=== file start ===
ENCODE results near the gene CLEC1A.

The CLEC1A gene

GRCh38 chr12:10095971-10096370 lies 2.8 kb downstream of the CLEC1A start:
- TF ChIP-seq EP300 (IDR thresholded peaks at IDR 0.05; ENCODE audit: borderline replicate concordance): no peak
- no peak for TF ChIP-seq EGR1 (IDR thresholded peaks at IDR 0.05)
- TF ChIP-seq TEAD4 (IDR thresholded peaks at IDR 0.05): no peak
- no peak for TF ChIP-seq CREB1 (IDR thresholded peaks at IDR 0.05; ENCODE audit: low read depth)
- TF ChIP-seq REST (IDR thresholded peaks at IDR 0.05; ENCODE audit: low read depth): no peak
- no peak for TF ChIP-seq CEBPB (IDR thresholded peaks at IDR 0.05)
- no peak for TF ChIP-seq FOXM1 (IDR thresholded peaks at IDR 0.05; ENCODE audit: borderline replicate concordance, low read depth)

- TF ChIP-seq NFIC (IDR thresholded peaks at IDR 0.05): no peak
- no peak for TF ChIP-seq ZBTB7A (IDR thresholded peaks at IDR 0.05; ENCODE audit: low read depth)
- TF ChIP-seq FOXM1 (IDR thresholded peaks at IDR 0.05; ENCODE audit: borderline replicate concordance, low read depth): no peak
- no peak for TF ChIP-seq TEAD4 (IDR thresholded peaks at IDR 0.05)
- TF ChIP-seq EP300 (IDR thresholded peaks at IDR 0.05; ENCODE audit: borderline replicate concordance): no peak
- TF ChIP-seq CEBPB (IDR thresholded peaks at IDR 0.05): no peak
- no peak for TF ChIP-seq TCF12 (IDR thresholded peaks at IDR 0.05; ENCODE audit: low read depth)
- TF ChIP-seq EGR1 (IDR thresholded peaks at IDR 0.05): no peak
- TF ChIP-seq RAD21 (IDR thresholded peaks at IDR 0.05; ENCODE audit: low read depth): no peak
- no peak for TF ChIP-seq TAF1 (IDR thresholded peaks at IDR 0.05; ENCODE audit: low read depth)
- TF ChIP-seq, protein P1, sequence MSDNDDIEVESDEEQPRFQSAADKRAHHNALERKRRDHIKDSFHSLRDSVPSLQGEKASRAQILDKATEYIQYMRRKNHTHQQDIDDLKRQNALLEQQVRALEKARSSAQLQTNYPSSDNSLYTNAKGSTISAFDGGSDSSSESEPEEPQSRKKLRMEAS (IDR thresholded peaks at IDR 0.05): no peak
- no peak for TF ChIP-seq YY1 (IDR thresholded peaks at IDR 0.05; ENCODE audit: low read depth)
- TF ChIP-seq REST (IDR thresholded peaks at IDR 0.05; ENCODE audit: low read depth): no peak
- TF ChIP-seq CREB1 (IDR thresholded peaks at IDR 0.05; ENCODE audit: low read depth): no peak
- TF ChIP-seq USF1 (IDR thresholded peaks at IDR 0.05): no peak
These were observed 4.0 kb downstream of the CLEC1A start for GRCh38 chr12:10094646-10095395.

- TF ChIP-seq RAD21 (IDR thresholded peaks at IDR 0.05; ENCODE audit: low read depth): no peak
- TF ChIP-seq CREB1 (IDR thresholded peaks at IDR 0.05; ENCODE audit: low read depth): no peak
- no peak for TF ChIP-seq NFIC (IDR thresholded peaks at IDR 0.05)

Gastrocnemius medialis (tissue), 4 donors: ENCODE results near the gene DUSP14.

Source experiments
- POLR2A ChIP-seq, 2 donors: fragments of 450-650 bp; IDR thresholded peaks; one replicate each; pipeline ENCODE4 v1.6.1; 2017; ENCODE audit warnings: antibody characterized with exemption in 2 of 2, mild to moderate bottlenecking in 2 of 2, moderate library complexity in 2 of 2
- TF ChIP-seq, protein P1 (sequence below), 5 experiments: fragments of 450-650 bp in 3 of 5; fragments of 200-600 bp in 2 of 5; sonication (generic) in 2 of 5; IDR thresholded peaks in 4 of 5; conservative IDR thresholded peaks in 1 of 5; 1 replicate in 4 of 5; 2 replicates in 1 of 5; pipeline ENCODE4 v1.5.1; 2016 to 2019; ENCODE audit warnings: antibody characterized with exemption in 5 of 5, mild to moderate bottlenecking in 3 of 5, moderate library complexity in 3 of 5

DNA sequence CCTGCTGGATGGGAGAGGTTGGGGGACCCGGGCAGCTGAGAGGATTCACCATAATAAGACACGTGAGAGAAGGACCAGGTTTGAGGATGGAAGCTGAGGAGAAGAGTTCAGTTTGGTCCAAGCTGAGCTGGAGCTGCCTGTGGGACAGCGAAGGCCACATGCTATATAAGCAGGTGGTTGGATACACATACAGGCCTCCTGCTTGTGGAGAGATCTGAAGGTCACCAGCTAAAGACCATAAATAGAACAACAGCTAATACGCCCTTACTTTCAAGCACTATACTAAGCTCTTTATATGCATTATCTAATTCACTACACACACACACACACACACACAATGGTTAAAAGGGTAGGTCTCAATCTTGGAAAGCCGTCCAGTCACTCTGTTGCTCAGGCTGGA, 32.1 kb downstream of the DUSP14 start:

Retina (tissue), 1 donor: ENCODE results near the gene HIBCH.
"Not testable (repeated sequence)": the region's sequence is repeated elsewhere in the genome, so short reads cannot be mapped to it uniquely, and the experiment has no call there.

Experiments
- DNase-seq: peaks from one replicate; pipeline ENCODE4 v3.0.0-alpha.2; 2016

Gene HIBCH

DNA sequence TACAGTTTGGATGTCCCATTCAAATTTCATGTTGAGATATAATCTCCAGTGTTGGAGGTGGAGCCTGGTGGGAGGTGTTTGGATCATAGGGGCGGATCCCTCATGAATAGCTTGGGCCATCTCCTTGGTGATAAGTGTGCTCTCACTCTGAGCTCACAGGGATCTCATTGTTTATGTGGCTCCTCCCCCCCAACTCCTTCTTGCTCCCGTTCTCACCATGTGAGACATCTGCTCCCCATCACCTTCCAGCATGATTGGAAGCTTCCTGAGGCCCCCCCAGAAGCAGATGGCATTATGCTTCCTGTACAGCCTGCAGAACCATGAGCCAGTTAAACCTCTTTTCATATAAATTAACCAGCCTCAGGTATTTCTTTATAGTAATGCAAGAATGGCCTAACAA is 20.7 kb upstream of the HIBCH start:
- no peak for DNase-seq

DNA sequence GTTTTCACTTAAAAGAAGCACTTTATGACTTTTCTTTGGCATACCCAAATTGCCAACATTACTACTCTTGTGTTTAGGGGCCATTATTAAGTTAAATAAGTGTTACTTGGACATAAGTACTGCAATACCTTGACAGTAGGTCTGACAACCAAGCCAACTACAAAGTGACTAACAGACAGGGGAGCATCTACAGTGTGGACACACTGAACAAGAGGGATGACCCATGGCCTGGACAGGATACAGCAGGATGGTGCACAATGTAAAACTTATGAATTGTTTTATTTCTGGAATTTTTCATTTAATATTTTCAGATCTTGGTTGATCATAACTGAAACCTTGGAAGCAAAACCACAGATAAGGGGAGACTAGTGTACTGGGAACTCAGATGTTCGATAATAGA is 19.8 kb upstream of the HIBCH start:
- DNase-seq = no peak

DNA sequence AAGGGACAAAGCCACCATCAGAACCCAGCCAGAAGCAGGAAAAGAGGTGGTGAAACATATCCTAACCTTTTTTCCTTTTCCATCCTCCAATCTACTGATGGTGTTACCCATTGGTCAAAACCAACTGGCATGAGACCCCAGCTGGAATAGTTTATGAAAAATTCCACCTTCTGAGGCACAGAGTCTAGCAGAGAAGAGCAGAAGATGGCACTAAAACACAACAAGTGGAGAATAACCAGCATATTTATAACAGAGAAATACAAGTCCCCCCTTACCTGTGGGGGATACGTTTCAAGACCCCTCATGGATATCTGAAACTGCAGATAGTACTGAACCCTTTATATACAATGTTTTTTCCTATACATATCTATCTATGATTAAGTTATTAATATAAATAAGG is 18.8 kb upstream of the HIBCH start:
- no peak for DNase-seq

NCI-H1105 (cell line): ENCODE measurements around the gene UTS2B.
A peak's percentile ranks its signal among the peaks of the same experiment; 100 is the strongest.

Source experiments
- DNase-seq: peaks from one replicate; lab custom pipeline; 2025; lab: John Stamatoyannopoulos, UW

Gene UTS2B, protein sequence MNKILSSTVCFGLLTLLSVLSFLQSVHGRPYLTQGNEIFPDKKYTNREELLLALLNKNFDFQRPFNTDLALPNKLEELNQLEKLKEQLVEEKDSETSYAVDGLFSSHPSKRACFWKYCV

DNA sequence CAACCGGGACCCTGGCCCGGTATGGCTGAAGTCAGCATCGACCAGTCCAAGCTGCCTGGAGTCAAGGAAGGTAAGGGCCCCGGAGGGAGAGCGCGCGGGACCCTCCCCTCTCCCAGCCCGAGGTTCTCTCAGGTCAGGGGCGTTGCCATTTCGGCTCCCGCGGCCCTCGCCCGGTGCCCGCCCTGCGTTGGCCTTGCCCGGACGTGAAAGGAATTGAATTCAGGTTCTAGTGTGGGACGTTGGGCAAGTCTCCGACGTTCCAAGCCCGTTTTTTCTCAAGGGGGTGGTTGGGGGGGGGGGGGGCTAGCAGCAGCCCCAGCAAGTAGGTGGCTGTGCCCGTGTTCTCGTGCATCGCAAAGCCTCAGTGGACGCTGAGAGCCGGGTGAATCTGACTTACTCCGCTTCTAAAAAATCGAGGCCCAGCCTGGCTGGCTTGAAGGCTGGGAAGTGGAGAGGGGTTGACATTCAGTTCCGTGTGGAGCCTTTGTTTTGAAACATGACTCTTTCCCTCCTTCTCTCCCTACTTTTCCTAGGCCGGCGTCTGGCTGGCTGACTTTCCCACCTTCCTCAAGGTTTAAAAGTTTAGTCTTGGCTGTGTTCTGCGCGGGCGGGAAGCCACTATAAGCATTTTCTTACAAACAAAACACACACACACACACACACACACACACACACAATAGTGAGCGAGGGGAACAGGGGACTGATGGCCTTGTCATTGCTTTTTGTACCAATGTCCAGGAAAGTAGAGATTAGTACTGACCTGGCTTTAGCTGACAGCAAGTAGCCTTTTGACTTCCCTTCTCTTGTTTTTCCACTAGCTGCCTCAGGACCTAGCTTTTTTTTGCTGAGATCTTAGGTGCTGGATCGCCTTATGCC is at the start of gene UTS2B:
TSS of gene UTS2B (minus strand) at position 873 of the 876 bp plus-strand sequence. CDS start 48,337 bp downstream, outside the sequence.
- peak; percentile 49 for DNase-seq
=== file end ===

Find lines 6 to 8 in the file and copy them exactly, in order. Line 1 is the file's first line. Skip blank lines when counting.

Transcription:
- TF ChIP-seq TEAD4 (IDR thresholded peaks at IDR 0.05): no peak
- no peak for TF ChIP-seq CREB1 (IDR thresholded peaks at IDR 0.05; ENCODE audit: low read depth)
- TF ChIP-seq REST (IDR thresholded peaks at IDR 0.05; ENCODE audit: low read depth): no peak